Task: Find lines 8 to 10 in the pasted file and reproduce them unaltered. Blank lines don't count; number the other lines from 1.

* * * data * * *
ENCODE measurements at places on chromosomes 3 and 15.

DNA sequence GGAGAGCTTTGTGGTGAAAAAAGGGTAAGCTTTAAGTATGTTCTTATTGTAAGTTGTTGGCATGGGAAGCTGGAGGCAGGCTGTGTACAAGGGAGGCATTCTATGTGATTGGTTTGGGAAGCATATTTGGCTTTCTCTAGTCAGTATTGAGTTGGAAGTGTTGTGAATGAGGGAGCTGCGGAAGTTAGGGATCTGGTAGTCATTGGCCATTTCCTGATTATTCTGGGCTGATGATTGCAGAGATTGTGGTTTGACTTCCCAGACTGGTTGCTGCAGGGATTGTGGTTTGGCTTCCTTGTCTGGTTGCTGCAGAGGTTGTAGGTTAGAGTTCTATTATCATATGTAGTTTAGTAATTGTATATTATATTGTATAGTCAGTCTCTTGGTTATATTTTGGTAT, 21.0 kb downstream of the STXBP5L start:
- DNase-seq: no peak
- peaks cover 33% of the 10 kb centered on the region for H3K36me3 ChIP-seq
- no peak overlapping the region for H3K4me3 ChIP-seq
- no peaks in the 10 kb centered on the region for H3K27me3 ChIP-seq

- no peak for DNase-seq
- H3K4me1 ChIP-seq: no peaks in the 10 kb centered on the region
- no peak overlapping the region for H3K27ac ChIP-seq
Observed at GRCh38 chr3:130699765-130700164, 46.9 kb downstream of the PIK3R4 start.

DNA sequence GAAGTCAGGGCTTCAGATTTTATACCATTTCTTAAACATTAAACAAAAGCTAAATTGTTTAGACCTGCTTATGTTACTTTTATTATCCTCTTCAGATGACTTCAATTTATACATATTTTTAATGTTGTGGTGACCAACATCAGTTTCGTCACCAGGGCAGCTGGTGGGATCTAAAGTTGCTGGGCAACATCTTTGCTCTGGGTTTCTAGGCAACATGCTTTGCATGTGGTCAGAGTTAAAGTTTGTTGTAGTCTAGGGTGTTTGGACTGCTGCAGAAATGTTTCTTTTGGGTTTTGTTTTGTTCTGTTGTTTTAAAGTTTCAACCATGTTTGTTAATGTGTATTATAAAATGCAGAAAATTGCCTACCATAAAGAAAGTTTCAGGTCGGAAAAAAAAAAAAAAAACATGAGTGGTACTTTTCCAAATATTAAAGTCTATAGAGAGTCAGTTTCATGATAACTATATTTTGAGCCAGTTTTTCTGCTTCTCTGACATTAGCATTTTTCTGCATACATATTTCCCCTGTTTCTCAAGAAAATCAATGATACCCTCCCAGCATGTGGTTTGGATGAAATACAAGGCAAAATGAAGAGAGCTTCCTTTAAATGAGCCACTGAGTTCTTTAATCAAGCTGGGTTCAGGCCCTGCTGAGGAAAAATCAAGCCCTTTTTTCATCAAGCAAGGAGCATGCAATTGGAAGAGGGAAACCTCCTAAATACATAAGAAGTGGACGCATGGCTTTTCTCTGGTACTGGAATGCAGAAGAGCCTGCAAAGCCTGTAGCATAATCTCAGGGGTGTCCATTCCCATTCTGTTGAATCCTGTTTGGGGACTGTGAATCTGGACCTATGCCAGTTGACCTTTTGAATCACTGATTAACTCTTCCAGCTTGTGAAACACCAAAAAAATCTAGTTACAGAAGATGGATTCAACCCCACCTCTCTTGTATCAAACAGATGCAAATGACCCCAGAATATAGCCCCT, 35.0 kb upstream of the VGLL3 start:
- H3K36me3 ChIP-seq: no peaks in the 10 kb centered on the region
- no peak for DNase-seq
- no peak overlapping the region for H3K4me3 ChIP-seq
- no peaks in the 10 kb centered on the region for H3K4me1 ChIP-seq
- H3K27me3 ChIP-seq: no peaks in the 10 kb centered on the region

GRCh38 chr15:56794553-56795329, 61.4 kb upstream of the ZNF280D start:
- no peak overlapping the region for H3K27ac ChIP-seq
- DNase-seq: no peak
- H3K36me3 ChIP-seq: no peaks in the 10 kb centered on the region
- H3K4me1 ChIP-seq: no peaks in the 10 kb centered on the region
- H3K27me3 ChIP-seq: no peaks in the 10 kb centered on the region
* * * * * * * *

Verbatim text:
- H3K4me1 ChIP-seq: no peaks in the 10 kb centered on the region
- no peak overlapping the region for H3K27ac ChIP-seq
Observed at GRCh38 chr3:130699765-130700164, 46.9 kb downstream of the PIK3R4 start.